60 minutes has a fascinating piece that illustrates many of the problems with the civil justice system today. After the Deepwater Horizon spill in 2010, BP entered into a settlement agreement in which it agreed to pay businesses for losses to that arose following the oil spill. But plaintiffs’ attorneys interpreted that clause to mean that businesses could receive compensation for any kind of losses they suffered after the oil spill, even if those losses were not caused by the spill.
One lawyer’s solitication stated, “The craziest thing about the settlement is that you can be compensated for losses that are unrelated to the spill.”
The claims administrator, who is responsible for ruling on individual claims, agrees with this assessment. He notes that BP’s agreement states that, so long as the claimed losses comport with a pre-determined formula, they are presumed to be caused by the spill. However, as Supreme Court superstar attorney and counsel for BP Ted Olson points out, claimants must also sign a statement under penalty of perjury asserting that they suffered “economic loss due to the spill.”
Some of those interviewed by 60 minutes think that the terms of BP’s contract are unfair, but BP should be held to the terms of their contract. Of course BP argues that those were not the terms it agreed to at all. But others assert that there’s nothing fundamentally wrong with forcing BP to pay for damages that had nothing to do with the oil spill. Attorneys call this the “deep pockets” theory of the law, and we often see it being peddled in the context of products liability lawsuits. For example, it has been argued that one producer of asbestos should have to pay for injuries caused by another company’s asbestos, or that a manufacturer of a brand name pharmaceutical should be liable for injuries caused by the generic version of the drug.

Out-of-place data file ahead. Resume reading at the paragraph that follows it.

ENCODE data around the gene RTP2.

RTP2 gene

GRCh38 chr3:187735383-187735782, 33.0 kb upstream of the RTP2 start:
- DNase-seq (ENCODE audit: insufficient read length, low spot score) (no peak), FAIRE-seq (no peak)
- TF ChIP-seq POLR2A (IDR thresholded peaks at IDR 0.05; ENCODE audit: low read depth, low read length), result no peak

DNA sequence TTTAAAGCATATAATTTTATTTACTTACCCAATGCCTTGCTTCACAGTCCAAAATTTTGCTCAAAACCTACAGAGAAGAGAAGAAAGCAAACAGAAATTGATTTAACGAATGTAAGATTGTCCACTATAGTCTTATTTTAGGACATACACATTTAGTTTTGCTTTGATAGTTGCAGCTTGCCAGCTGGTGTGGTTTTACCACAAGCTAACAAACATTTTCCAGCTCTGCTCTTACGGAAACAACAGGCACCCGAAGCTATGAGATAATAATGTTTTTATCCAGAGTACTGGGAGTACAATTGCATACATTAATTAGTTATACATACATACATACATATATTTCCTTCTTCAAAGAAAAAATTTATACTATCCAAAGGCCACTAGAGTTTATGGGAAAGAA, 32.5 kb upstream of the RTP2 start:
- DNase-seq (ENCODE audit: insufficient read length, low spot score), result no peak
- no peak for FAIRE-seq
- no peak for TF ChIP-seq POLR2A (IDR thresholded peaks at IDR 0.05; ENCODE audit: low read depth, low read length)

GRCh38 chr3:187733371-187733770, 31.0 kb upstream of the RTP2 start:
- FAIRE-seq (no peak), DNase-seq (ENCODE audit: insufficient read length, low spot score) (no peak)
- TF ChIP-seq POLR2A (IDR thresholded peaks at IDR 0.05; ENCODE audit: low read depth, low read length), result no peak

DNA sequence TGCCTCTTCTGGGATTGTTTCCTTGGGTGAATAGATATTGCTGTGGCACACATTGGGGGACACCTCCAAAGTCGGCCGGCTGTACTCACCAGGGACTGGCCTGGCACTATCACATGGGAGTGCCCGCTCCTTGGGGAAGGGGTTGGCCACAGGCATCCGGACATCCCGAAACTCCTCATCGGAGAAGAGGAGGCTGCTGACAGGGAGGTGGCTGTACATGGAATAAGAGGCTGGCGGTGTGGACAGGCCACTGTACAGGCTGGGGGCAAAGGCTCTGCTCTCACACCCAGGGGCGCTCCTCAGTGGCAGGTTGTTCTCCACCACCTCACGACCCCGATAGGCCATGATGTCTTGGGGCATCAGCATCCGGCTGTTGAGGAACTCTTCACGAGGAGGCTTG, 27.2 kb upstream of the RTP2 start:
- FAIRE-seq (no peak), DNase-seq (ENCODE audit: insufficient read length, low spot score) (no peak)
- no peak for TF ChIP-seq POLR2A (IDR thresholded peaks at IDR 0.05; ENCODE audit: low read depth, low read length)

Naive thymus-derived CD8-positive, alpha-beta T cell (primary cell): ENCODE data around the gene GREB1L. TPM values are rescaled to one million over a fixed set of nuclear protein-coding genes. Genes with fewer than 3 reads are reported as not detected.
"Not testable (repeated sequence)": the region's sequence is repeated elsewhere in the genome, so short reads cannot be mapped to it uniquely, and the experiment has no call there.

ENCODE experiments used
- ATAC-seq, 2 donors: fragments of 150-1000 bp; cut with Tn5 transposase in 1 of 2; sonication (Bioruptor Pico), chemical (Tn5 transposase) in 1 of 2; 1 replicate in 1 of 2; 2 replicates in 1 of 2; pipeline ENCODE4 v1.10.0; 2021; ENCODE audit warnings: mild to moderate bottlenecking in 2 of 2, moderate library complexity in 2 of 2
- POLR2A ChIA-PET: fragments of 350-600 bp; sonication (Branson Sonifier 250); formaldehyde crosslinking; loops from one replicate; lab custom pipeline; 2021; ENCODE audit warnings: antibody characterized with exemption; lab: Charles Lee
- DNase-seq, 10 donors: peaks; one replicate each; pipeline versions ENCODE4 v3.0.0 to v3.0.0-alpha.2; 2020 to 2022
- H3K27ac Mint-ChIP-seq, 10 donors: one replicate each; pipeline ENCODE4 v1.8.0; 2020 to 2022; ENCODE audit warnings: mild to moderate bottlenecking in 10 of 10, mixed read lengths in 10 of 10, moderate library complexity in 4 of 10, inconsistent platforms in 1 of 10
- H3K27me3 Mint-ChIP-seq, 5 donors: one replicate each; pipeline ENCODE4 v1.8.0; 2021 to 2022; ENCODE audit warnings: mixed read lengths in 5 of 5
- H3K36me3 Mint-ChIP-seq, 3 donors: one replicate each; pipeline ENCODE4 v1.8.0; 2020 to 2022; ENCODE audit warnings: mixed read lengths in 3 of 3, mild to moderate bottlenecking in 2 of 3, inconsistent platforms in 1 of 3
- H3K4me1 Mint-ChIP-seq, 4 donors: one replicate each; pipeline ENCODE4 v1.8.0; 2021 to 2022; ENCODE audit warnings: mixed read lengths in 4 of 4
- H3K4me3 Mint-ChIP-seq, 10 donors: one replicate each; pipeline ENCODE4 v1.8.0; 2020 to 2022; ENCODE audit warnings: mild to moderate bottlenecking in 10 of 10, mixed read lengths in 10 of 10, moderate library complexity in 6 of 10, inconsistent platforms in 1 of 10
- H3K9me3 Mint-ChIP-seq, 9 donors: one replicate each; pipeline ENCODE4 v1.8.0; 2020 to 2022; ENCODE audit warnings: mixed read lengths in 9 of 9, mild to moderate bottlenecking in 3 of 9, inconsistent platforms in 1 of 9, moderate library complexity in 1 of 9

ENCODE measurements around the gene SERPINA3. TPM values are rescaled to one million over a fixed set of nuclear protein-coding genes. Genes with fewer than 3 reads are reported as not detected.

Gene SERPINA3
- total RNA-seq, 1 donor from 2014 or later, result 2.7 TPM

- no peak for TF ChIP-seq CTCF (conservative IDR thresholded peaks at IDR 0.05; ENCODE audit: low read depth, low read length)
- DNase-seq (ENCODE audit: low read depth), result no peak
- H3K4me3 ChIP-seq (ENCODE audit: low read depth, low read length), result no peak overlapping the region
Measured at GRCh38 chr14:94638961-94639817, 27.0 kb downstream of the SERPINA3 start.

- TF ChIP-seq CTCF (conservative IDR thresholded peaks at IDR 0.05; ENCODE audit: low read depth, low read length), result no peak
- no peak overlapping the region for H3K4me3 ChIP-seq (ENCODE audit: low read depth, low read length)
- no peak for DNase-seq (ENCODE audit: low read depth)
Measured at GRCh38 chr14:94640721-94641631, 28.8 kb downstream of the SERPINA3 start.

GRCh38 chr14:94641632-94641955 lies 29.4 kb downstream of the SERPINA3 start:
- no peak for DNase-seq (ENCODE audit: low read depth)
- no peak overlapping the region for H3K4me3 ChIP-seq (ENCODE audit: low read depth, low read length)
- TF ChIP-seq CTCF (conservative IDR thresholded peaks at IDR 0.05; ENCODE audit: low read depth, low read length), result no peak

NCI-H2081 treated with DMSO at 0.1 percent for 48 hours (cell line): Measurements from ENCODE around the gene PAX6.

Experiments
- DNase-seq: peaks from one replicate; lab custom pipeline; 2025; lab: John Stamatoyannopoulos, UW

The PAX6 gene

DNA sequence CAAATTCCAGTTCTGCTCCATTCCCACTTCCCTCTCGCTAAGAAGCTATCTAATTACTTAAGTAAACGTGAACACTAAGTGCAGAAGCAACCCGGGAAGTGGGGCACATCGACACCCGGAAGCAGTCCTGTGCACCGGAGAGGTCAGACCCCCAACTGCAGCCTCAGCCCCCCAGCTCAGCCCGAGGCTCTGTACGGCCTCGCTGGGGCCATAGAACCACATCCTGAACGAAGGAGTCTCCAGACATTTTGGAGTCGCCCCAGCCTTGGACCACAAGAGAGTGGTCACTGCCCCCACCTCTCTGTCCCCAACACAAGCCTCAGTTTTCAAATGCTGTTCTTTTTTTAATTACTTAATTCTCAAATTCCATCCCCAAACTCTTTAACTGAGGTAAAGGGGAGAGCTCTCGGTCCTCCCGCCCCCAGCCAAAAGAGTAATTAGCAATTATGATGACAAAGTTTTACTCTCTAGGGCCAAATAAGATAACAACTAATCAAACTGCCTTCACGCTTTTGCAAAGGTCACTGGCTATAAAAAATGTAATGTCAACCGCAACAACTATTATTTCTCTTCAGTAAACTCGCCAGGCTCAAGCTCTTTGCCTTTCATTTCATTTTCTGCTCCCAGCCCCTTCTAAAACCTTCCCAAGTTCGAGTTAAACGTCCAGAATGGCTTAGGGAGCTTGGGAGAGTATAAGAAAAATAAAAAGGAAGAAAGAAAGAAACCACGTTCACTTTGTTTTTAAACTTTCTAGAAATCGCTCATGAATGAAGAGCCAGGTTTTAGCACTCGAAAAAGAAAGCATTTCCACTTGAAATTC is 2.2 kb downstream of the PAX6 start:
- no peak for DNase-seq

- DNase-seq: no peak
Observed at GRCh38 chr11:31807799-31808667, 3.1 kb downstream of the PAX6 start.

We often participate in these cases to argue that not only is this bad policy, it’s fundamentally unfair. In BP’s case, the company was forced to pay $60,000 to a group of colorectal surgeons located 300 miles from the coast. It was further ordered to pay $8 million to companies that clean up properties after hurricanes after those companies suffered losses because no hurricanes made landfall that year.
There’s no doubt that BP is responsible for a terrible disaster, and it should be held legally and financially liable for losses attributable to the spill. But tort law should not compensate people for harms attributable to wholly different entitites, or worse, good weather.